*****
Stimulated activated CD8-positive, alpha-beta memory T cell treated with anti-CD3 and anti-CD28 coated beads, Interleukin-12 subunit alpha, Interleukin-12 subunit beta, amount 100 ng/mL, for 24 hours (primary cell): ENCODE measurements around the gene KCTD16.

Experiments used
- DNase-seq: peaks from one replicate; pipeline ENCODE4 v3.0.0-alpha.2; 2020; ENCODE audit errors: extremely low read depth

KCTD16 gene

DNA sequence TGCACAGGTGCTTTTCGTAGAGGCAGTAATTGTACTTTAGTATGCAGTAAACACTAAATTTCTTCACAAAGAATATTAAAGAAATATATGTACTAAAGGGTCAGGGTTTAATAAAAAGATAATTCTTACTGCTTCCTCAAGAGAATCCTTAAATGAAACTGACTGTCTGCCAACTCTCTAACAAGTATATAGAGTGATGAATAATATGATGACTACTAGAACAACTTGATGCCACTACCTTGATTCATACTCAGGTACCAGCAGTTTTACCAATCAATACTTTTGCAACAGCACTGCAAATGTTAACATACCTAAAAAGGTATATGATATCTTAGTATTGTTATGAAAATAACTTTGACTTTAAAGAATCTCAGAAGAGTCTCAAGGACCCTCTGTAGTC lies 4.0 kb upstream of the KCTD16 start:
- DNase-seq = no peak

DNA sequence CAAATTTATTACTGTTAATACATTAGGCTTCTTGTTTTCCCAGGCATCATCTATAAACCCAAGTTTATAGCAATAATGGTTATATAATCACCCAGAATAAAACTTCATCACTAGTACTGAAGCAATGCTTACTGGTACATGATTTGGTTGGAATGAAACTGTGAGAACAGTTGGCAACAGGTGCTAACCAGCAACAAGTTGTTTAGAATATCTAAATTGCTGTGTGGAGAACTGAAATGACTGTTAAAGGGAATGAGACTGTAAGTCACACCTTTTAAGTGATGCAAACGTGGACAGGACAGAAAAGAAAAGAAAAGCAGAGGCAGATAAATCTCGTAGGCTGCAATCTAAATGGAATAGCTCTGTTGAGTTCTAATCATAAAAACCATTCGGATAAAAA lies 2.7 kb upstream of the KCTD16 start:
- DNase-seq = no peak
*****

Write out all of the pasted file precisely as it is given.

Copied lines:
Stimulated activated CD8-positive, alpha-beta memory T cell treated with anti-CD3 and anti-CD28 coated beads, Interleukin-12 subunit alpha, Interleukin-12 subunit beta, amount 100 ng/mL, for 24 hours (primary cell): ENCODE measurements around the gene KCTD16.

Experiments used
- DNase-seq: peaks from one replicate; pipeline ENCODE4 v3.0.0-alpha.2; 2020; ENCODE audit errors: extremely low read depth

KCTD16 gene

DNA sequence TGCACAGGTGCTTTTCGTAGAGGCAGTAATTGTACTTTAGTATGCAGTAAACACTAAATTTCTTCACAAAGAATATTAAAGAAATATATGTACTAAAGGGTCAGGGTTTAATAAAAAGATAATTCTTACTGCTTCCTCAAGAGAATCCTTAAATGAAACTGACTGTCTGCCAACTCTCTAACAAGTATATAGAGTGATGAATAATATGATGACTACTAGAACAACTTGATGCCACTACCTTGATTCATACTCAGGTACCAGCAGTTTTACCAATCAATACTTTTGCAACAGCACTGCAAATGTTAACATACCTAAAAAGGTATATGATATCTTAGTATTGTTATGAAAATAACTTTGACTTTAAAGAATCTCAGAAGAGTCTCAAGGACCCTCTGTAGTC lies 4.0 kb upstream of the KCTD16 start:
- DNase-seq = no peak

DNA sequence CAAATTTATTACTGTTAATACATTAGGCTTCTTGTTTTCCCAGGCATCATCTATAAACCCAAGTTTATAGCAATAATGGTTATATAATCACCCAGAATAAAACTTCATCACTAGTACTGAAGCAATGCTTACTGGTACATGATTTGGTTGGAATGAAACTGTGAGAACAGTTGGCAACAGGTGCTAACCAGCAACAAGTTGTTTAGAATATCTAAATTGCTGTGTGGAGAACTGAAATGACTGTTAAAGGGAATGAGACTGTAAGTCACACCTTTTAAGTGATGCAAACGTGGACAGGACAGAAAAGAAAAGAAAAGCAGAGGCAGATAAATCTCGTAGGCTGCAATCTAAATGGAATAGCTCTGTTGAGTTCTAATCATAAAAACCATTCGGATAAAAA lies 2.7 kb upstream of the KCTD16 start:
- DNase-seq = no peak